real analysis – The Cartesian Product of two metric spaces and sequences that converge

Prove that if $(X,d)$ is the Cartesian product of the two metric spaces $(X_1,d_1)$ and $(X_2,d_2)$, then a sequence ${(x_n^1,x_n^2)}$ in $X$ converges to $(x^1,x^2)$ if and only if $x_n^1 rightarrow x^1$ and $x_n^2 rightarrow x^2$

my proof:$(rightarrow)$ Suppose $(x_n^1,x_n^2)rightarrow (x^1,x^2)$. Choose $epsilon >0$ so that $exists Ninmathbb{N} $ such that $d((x_n^1,x_n^2),(x^1,x^2))<epsilonspace,space forall ngeq N $. Then it follows by definition $d_1(x_n^1,x^1)+d_2(x_n^2,x^2)<epsilon$. Then $d_1(x_n^1,x^1)<epsilon_1 space$and $d_2(x_n^2,x^2)<epsilon_2$ where $epsilon=epsilon_1+epsilon_2$ and $epsilon_1>0,epsilon_2>0$ are both chosen arbitrary for $ngeq N$. Then $x_n^1rightarrow x^1$ and $x_n^2rightarrow x^2$.

$(leftarrow)$ Suppose $x_n^1rightarrow x^1$ and $x_n^2rightarrow x^2$. Choose $epsilon_1>0$ and $epsilon_2>0$ so $exists N_1,N_2inmathbb{N}$ such that $d_1(x_n^1,x^1)<epsilon_1 space$and $d_2(x_n^2,x^2)<epsilon_2space forall ngeq max{N_1,N_2}$. Take $epsilon=epsilon_1+epsilon_2$ so that $d_1(x_n^1,x^1)+d_2(x_n^2,x^2)<epsilonspace, forall ngeq max{N_1,N_2}$. Then $d((x_n^1,x_n^2),(x^1,x^2))<epsilonspace,space forall ngeq max{N_1,N_2}$. Therefore, $(x_n^1,x_n^2)rightarrow (x^1,x^2)$

Let me know if my proof is wrong and where it needs correcting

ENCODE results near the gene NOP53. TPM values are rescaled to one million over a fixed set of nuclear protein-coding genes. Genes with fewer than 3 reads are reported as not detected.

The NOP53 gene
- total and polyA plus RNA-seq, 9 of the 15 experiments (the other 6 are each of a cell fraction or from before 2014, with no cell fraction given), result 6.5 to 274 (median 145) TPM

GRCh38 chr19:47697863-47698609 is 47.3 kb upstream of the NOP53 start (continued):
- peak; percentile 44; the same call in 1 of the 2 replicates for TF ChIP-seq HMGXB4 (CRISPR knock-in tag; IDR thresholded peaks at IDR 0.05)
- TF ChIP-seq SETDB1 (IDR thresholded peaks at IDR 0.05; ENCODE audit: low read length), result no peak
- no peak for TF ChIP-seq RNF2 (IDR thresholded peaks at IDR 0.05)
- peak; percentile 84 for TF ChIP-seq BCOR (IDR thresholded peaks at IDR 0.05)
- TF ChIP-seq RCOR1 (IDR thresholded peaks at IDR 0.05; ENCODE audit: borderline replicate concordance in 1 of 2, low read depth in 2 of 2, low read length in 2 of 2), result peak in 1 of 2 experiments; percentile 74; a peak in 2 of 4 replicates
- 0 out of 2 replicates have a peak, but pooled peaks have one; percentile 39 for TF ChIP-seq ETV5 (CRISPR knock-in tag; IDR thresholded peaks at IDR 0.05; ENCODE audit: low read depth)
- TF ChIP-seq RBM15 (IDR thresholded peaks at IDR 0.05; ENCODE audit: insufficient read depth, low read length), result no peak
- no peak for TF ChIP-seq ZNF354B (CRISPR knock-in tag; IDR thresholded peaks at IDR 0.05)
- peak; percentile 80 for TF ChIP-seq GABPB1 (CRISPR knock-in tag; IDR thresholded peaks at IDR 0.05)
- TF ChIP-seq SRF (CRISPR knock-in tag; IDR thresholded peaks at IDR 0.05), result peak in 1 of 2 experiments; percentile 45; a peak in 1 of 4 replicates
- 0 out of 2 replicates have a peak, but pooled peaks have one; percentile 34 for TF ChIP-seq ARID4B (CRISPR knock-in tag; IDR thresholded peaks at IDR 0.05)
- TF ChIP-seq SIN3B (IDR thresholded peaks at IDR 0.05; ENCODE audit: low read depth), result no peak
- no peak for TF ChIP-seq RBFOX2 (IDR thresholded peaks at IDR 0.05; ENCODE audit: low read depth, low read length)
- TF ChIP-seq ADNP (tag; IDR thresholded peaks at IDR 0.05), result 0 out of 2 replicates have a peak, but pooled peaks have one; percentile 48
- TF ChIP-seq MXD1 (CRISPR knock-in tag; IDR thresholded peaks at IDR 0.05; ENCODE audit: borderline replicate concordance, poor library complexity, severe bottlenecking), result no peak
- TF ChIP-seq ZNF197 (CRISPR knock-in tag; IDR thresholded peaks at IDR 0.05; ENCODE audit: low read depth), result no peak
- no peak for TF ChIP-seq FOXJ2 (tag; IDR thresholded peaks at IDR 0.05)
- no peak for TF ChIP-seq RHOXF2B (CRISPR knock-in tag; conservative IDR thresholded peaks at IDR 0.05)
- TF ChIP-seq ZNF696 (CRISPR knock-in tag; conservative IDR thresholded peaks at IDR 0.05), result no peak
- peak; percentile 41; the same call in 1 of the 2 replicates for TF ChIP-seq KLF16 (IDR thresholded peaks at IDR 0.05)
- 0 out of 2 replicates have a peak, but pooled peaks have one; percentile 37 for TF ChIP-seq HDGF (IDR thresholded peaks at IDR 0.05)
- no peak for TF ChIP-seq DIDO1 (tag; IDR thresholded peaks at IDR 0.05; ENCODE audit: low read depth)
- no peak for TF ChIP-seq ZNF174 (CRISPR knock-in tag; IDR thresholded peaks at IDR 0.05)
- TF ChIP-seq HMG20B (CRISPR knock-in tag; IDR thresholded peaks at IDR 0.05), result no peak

complex analysis – Prove, there exists z, so $|sum_{k=0}^n a_k z^k| geq sqrt{sum_{k=0} ^n |a_k|}, |z|=1$

I have to prove, that there exists $z$, that expression is valid for z with |z|=1:
|sum_{k=0}^n a_k z^k| geq sqrt{sum_{k=0} ^n |a_k|}

Note that $a_0, a_1, … , a_n in mathbb{C} $.

I don’t really know how to start. First I tried to solve only for real $a_k$, not complex, and than expressed, $z$ as $e^{iphi}$, I than expressed left side of equation as $|a_0+a_1 e^{iphi}+ a_2 e^{2iphi} + … +a_n e^{niphi}|$, than I tried to use triangle inequality, but I dont know, how this is usefull.

fa.functional analysis – discontinuous functions on the Sobolev borderline

It seems to be tricky to find concrete examples of discontinuous functions that are Sobolev borderline cases. Some searching turned up an example in $H^1({mathbb R}^2)$, but I have been unable to find a “simple” example in what I intuitively expect to be the easiest case, namely $H^{1/2}(S^1)$, and I was surprised that none of the textbooks I could think to search in give one. My first impulse was to try classic discontinuous functions like the square wave and sawtooth whose Fourier series are easy to compute: these just miss the mark, as they turn out to be in $H^s(S^1)$ for all $s < 1/2$ but not for $s=1/2$. The one thing I have tried that worked was writing down an explicit Fourier series like
f(x) := sum_{k=2}^infty frac{e^{2pi i k x}}{k ln k},
qquad text{ (here $x in S^1 := {mathbb R} / {mathbb Z}$)}

which one can easily check is in $H^{1/2}(S^1)$, and one can then use summation by parts to estimate $sum_{k=N}^infty frac{e^{2pi i kx}}{k ln k}$ for large $N$ and small $|x|$ and thus prove $lim_{x to 0} f(x) = infty$. One can do something similar with a Fourier transform and integration by parts to find a function in $H^{1/2}({mathbb R})$ that is continuous everywhere except at $x=0$, where it blows up. But this type of construction is a lot trickier than what I was hoping for; expressing a function as a conditionally convergent series or improper integral does not give me the feeling that I can get my hands on it.